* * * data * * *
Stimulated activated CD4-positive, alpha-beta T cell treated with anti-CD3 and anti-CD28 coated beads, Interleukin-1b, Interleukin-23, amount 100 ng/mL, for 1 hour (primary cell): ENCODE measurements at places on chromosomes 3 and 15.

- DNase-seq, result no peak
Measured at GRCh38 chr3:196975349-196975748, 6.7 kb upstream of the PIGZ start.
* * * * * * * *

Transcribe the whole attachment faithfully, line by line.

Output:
Stimulated activated CD4-positive, alpha-beta T cell treated with anti-CD3 and anti-CD28 coated beads, Interleukin-1b, Interleukin-23, amount 100 ng/mL, for 1 hour (primary cell): ENCODE measurements at places on chromosomes 3 and 15.

- DNase-seq, result no peak
Measured at GRCh38 chr3:196975349-196975748, 6.7 kb upstream of the PIGZ start.